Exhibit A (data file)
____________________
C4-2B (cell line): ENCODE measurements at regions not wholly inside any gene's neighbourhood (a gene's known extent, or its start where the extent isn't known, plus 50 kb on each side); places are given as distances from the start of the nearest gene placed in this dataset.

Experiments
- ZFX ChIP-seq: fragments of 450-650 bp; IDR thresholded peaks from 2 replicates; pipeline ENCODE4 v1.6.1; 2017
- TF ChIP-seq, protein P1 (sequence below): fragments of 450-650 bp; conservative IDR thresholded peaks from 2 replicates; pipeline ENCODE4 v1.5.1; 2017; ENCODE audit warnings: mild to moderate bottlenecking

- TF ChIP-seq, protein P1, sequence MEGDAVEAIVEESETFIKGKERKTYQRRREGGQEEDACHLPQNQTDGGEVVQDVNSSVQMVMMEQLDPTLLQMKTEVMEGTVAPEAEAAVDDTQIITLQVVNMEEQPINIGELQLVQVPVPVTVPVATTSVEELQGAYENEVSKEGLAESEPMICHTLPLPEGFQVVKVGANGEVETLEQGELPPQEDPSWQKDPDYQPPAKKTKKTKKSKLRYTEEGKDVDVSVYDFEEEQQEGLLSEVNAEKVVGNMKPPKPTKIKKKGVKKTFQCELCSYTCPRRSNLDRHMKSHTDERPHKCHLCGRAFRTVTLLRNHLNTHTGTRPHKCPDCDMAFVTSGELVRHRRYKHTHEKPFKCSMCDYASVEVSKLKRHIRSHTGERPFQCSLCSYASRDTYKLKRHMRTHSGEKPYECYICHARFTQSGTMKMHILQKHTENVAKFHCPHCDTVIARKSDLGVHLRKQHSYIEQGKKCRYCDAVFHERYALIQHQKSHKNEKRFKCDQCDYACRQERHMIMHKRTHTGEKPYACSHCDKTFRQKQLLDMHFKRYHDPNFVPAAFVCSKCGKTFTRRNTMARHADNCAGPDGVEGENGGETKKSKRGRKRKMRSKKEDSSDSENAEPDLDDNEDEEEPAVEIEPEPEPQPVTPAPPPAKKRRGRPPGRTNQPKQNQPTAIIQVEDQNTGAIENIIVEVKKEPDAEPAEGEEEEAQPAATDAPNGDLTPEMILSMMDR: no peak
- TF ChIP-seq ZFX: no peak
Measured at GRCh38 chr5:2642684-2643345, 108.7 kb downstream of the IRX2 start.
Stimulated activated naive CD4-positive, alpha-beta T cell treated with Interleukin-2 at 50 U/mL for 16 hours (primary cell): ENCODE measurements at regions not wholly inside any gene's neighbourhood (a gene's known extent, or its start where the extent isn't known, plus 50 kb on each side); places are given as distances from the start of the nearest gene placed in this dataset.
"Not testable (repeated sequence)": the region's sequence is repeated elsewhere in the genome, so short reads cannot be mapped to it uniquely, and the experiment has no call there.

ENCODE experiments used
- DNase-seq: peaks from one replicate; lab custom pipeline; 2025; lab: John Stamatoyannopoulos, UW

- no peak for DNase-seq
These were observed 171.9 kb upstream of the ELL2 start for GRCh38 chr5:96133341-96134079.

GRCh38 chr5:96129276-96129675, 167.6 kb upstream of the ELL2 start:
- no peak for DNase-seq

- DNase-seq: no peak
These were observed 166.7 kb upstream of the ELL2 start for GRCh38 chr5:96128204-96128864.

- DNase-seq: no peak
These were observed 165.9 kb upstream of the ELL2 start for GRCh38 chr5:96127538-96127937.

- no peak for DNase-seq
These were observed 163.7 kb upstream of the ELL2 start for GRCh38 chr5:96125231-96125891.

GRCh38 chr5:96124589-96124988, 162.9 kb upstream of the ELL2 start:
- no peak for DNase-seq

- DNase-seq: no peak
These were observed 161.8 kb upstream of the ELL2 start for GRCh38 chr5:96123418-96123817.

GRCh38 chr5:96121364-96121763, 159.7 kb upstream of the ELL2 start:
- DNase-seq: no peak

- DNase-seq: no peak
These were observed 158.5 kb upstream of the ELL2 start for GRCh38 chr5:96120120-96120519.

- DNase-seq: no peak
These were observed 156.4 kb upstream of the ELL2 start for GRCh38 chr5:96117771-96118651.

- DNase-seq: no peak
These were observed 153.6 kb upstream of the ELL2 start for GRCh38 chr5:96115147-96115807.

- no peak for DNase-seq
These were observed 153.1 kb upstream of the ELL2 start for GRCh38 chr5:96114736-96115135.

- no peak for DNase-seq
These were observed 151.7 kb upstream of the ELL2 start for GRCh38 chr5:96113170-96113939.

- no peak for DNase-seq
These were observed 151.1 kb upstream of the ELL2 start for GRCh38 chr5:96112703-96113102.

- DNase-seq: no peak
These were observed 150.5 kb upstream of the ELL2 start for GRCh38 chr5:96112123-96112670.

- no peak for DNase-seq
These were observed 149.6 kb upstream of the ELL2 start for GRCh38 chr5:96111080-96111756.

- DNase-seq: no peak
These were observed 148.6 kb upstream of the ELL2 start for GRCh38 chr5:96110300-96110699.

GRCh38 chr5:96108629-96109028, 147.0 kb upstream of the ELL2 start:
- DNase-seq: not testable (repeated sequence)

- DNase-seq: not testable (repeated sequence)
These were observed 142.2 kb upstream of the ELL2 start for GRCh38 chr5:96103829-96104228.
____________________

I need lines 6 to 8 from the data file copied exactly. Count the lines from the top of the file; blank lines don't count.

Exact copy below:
- TF ChIP-seq ZFX: no peak
Measured at GRCh38 chr5:2642684-2643345, 108.7 kb downstream of the IRX2 start.
Stimulated activated naive CD4-positive, alpha-beta T cell treated with Interleukin-2 at 50 U/mL for 16 hours (primary cell): ENCODE measurements at regions not wholly inside any gene's neighbourhood (a gene's known extent, or its start where the extent isn't known, plus 50 kb on each side); places are given as distances from the start of the nearest gene placed in this dataset.